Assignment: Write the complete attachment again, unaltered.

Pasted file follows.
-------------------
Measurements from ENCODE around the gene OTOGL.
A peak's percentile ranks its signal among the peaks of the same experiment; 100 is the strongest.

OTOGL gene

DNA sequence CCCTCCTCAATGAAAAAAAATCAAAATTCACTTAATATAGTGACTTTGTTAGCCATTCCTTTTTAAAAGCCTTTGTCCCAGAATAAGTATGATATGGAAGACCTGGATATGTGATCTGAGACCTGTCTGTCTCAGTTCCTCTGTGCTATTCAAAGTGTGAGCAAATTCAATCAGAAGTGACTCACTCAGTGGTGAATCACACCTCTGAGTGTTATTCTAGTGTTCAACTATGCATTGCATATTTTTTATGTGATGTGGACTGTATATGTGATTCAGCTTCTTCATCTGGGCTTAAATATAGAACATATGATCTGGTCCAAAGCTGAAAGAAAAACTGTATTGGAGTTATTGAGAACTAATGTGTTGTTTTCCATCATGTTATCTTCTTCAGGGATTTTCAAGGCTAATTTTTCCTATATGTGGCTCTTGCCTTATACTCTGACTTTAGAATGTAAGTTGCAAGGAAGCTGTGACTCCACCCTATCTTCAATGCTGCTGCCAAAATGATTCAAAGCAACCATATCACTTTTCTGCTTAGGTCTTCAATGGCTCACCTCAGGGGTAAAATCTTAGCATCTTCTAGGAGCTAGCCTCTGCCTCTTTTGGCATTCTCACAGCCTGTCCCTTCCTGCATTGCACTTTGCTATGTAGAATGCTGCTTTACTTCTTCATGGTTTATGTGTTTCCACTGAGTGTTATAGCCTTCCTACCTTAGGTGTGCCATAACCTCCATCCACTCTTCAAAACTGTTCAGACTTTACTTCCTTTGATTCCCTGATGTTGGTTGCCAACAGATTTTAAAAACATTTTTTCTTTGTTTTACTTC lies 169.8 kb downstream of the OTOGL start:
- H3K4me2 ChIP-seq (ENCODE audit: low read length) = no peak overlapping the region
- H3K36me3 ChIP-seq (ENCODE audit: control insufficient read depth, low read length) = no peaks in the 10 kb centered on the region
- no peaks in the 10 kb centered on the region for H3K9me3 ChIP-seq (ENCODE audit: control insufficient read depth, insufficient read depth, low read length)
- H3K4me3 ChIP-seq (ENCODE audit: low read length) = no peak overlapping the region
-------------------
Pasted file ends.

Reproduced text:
Measurements from ENCODE around the gene OTOGL.
A peak's percentile ranks its signal among the peaks of the same experiment; 100 is the strongest.

OTOGL gene

DNA sequence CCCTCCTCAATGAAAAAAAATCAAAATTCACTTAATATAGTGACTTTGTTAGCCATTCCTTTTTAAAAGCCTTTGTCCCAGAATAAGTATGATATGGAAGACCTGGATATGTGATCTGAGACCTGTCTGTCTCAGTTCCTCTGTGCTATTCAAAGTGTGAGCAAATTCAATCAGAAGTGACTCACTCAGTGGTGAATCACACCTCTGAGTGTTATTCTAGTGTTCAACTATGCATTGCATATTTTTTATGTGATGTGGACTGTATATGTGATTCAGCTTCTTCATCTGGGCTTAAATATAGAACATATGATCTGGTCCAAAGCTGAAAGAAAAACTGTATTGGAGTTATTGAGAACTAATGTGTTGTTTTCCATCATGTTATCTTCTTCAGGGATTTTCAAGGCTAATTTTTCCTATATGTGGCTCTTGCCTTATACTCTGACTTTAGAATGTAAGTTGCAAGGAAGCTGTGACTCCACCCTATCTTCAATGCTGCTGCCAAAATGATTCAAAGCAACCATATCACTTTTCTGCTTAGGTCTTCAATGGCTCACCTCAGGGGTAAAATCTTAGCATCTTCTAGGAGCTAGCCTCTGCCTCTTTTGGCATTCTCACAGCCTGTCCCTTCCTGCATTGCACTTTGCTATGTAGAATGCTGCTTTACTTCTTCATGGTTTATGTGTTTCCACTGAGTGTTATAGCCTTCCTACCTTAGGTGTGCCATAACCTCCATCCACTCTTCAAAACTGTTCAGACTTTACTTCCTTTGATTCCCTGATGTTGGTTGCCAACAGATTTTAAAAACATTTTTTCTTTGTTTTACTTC lies 169.8 kb downstream of the OTOGL start:
- H3K4me2 ChIP-seq (ENCODE audit: low read length) = no peak overlapping the region
- H3K36me3 ChIP-seq (ENCODE audit: control insufficient read depth, low read length) = no peaks in the 10 kb centered on the region
- no peaks in the 10 kb centered on the region for H3K9me3 ChIP-seq (ENCODE audit: control insufficient read depth, insufficient read depth, low read length)
- H3K4me3 ChIP-seq (ENCODE audit: low read length) = no peak overlapping the region